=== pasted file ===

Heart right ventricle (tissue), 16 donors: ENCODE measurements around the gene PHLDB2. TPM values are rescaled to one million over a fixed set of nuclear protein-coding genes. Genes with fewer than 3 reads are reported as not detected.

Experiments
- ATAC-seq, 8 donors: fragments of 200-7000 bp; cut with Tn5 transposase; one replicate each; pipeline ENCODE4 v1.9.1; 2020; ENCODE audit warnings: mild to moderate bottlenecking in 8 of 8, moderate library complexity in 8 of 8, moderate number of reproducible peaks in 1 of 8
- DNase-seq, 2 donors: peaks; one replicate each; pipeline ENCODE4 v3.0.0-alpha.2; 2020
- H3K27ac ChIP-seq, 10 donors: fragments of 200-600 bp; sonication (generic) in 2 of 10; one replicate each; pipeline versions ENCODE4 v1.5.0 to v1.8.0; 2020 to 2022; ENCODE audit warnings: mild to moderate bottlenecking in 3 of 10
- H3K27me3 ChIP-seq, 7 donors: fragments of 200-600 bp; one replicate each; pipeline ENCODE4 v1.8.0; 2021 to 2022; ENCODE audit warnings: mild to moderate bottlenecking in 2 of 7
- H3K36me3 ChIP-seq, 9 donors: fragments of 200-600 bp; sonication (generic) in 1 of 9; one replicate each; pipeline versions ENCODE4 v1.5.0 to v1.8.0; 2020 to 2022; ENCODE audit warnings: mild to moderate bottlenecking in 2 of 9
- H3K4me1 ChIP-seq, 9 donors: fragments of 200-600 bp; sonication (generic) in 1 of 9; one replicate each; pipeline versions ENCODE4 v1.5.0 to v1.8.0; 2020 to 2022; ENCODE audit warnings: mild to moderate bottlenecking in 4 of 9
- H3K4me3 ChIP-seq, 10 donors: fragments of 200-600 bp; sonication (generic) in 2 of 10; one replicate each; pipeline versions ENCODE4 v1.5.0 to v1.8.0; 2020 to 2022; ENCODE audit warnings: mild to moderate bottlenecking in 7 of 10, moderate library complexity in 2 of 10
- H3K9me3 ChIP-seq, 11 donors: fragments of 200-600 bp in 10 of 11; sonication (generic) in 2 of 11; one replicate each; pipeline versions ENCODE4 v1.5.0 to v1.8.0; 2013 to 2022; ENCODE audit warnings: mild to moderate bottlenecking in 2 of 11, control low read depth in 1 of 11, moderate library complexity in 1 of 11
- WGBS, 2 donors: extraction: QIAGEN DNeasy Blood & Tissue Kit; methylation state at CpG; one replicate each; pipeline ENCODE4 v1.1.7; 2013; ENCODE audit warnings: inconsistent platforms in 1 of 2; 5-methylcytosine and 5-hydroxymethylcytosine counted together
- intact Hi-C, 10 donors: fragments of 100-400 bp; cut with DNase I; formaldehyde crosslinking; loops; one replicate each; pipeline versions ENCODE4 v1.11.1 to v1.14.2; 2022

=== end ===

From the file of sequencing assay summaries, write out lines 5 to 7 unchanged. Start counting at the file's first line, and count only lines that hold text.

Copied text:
- H3K27ac ChIP-seq, 10 donors: fragments of 200-600 bp; sonication (generic) in 2 of 10; one replicate each; pipeline versions ENCODE4 v1.5.0 to v1.8.0; 2020 to 2022; ENCODE audit warnings: mild to moderate bottlenecking in 3 of 10
- H3K27me3 ChIP-seq, 7 donors: fragments of 200-600 bp; one replicate each; pipeline ENCODE4 v1.8.0; 2021 to 2022; ENCODE audit warnings: mild to moderate bottlenecking in 2 of 7
- H3K36me3 ChIP-seq, 9 donors: fragments of 200-600 bp; sonication (generic) in 1 of 9; one replicate each; pipeline versions ENCODE4 v1.5.0 to v1.8.0; 2020 to 2022; ENCODE audit warnings: mild to moderate bottlenecking in 2 of 9